The provocative, apocalyptic Tea Party style of Michele Bachmann is out. Ted Cruz is in, as an optimistic motivational speaker, a friendlier arch conservative. At a dinner for New York Republicans on Wednesday night, the Texas senator played it safe, Yahoo's Holly Bailey reports, mostly talking about his inspiring biography as a Cuban immigrant's son, and how that made him appreciate that "freedom works." Cruz holds the same position on immigration as Bachmann and her ally, Iowa Rep. Steve King: total opposition to a path to citizenship for the 11 million people here illegally. But Cruz is a much better salesman. He tells The Washington Examiner's Byron York that the five amendments he offered to the bipartisan immigration bill were meant to save immigration reform, not spike it.
Eliminating one of the core parts of the bill — figuring out how to deal with the 11 million people we depend on for all kinds of things, from clean offices to free breadsticks at chain restaurants — is not eliminating immigration reform, in Cruz's view. "In my view, the path to citizenship is the most divisive element of the current bill," Cruz says. "It is designed by the White House to be a poison pill, to cause the bill to be voted down in the House of Representatives." Cruz says an "overwhelming majority of Americans" wants immigration fixed, and legal immigration rewarded. "Given that bipartisan agreement outside of Washington, my objective was not to kill immigration reform but to amend the Gang of Eight bill so that it actually solves the problem rather than making the problem worse." But Cruz does not mention that an overwhelming majority of the public also wants a path to citizenship for illegal immigrants — 63 percent of Americans, according to a Washington Post poll in April, or 83 percent of Americans, according to a New York Times/CBS News poll in May. Cruz's holds the same anti-"amnesty" position as Bachmann, he just knows how to make it sound reasonable.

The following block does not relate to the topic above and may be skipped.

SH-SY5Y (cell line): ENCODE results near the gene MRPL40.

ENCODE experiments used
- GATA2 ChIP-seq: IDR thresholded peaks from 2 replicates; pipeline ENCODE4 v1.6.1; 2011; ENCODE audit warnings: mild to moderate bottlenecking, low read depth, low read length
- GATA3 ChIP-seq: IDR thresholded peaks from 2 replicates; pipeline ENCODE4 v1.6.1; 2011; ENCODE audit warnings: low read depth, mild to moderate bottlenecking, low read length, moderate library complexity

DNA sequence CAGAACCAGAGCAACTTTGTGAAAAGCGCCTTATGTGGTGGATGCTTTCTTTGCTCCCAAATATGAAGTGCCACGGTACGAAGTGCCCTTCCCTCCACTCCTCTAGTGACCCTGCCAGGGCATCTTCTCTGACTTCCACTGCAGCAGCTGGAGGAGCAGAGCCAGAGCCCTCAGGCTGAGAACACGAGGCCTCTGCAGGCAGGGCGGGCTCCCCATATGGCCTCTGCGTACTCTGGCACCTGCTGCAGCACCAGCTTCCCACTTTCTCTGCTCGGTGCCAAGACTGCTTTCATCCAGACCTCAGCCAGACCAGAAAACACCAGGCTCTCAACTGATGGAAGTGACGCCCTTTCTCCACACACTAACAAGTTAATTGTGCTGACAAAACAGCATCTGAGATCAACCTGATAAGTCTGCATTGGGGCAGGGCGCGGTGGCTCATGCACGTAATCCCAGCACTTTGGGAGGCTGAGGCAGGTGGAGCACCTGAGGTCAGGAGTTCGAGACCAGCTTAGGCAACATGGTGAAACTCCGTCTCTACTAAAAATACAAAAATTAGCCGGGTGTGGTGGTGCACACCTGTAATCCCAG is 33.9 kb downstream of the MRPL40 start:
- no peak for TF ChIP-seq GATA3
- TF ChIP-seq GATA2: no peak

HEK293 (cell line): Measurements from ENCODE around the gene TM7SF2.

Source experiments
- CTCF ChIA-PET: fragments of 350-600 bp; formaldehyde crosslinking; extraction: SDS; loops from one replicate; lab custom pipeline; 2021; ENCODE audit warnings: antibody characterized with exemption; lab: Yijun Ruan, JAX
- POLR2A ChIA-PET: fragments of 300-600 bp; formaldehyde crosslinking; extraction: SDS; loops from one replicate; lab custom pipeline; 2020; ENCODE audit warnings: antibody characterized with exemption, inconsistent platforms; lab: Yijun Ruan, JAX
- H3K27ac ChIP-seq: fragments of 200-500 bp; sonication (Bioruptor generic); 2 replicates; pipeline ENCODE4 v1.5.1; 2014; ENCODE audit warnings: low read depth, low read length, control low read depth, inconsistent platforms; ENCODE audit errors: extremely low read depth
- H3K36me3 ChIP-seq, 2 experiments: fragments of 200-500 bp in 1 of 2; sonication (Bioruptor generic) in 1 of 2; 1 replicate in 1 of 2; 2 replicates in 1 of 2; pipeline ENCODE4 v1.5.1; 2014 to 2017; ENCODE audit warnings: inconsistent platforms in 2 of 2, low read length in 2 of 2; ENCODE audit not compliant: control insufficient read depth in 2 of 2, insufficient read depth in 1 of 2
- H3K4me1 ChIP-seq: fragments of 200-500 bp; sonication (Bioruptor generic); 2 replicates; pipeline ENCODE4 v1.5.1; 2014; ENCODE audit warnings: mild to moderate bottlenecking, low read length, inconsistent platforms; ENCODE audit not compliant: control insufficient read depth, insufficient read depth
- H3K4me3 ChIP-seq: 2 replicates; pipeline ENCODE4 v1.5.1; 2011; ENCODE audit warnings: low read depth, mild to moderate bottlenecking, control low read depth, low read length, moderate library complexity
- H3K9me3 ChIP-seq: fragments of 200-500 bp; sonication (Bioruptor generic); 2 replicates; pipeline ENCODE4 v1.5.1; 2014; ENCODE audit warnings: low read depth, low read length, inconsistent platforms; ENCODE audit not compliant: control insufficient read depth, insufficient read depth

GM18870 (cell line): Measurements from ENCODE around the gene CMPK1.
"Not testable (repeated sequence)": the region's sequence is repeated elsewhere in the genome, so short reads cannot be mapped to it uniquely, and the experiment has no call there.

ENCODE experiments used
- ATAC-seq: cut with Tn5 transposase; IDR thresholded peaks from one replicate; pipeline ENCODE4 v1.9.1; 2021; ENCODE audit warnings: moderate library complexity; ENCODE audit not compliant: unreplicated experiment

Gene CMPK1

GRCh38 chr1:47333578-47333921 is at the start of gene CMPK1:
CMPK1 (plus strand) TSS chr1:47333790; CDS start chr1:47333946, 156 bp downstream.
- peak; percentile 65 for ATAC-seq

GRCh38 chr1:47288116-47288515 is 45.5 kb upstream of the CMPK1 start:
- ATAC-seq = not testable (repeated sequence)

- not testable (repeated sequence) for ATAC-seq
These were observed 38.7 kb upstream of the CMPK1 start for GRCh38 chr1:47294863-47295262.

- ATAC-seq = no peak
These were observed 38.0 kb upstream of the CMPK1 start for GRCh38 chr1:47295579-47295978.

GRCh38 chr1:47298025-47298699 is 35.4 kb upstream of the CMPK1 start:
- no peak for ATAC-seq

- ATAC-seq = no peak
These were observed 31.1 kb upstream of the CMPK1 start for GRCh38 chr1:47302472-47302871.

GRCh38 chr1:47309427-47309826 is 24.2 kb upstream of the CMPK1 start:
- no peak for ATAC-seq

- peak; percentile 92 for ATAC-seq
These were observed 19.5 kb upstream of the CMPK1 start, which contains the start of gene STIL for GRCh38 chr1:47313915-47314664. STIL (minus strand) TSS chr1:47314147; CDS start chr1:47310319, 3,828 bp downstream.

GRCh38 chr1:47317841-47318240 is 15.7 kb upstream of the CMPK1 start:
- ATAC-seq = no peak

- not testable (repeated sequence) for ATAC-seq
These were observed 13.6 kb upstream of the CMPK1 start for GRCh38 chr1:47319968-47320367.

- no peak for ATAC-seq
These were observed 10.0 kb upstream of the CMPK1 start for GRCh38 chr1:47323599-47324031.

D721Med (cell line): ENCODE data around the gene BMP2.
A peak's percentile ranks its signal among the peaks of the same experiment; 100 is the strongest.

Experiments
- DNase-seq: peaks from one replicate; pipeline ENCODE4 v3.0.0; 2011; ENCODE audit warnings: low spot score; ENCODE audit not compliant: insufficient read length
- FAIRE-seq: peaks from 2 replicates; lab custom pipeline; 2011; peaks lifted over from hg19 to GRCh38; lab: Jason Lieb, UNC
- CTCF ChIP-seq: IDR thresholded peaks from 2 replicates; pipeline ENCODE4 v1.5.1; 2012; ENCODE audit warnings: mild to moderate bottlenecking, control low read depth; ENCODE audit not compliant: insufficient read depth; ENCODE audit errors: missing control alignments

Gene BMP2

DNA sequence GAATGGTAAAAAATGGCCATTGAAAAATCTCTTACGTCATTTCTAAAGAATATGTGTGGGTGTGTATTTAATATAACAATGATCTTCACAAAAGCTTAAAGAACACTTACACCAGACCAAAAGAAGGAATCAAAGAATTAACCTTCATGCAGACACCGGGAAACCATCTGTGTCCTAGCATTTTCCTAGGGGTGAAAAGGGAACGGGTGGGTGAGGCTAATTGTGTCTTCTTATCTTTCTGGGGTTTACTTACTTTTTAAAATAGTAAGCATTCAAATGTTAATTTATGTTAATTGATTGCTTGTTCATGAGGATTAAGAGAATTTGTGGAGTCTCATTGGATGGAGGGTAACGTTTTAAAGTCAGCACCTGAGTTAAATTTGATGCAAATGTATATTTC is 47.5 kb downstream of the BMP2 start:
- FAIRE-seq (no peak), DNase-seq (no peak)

At the New York dinner, instead of speaking at a podium, Cruz walked back and forth across the stage, as he often does, saying heartwarming and hopeful things like, "I am profoundly optimistic for this country because our ideas work" and "That's what it means to be American: Love, liberty and opportunity." It's almost enough to make you miss Bachmann's apocalypse-now style already.
This article is from the archive of our partner The Wire.
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